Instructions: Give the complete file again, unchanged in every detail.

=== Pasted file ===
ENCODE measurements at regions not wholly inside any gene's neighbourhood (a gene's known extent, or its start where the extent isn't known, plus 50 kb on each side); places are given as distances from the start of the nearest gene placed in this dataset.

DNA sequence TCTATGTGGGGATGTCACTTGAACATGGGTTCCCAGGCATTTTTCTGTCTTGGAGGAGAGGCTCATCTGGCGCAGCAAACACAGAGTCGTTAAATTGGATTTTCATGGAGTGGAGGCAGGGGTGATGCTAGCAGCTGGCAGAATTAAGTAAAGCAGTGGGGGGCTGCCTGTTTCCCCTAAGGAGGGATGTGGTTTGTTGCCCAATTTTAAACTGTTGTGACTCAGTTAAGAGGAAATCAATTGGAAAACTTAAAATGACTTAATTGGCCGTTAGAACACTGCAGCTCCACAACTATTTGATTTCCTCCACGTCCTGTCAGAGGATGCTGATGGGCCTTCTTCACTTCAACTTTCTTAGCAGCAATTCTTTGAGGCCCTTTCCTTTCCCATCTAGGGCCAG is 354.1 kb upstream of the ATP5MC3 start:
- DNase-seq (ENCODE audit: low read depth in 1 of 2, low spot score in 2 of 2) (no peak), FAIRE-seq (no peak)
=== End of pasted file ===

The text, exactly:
ENCODE measurements at regions not wholly inside any gene's neighbourhood (a gene's known extent, or its start where the extent isn't known, plus 50 kb on each side); places are given as distances from the start of the nearest gene placed in this dataset.

DNA sequence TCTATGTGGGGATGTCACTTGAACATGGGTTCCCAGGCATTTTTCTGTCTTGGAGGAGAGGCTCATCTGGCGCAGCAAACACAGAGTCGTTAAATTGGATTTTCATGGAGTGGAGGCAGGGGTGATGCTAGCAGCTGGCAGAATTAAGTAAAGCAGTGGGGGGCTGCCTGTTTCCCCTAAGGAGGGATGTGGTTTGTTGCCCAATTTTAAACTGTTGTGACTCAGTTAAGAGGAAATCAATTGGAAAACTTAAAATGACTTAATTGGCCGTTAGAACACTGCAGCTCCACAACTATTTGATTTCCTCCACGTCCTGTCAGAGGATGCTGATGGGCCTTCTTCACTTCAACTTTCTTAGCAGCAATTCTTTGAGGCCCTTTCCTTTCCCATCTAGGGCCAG is 354.1 kb upstream of the ATP5MC3 start:
- DNase-seq (ENCODE audit: low read depth in 1 of 2, low spot score in 2 of 2) (no peak), FAIRE-seq (no peak)